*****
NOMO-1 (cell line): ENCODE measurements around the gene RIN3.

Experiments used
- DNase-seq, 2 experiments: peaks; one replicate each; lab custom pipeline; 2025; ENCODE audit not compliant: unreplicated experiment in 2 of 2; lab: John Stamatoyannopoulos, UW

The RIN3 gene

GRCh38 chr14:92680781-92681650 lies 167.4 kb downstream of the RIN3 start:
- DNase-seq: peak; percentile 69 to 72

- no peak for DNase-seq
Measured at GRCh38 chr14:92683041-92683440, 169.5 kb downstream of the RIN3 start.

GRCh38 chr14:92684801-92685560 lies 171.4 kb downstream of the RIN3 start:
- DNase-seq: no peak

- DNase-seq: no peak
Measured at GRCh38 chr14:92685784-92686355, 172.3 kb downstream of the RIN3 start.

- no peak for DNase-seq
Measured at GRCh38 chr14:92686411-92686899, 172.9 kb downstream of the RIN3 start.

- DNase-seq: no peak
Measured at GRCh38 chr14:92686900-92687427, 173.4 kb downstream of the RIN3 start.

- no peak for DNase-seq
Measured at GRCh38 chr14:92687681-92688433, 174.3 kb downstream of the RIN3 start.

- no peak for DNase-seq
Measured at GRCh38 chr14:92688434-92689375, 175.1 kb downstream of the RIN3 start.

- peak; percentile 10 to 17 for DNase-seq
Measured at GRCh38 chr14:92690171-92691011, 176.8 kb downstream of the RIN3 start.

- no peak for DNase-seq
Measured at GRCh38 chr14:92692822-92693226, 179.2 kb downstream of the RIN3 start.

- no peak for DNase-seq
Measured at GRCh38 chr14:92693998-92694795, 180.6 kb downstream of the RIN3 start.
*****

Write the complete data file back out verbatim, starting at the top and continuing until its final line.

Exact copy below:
NOMO-1 (cell line): ENCODE measurements around the gene RIN3.

Experiments used
- DNase-seq, 2 experiments: peaks; one replicate each; lab custom pipeline; 2025; ENCODE audit not compliant: unreplicated experiment in 2 of 2; lab: John Stamatoyannopoulos, UW

The RIN3 gene

GRCh38 chr14:92680781-92681650 lies 167.4 kb downstream of the RIN3 start:
- DNase-seq: peak; percentile 69 to 72

- no peak for DNase-seq
Measured at GRCh38 chr14:92683041-92683440, 169.5 kb downstream of the RIN3 start.

GRCh38 chr14:92684801-92685560 lies 171.4 kb downstream of the RIN3 start:
- DNase-seq: no peak

- DNase-seq: no peak
Measured at GRCh38 chr14:92685784-92686355, 172.3 kb downstream of the RIN3 start.

- no peak for DNase-seq
Measured at GRCh38 chr14:92686411-92686899, 172.9 kb downstream of the RIN3 start.

- DNase-seq: no peak
Measured at GRCh38 chr14:92686900-92687427, 173.4 kb downstream of the RIN3 start.

- no peak for DNase-seq
Measured at GRCh38 chr14:92687681-92688433, 174.3 kb downstream of the RIN3 start.

- no peak for DNase-seq
Measured at GRCh38 chr14:92688434-92689375, 175.1 kb downstream of the RIN3 start.

- peak; percentile 10 to 17 for DNase-seq
Measured at GRCh38 chr14:92690171-92691011, 176.8 kb downstream of the RIN3 start.

- no peak for DNase-seq
Measured at GRCh38 chr14:92692822-92693226, 179.2 kb downstream of the RIN3 start.

- no peak for DNase-seq
Measured at GRCh38 chr14:92693998-92694795, 180.6 kb downstream of the RIN3 start.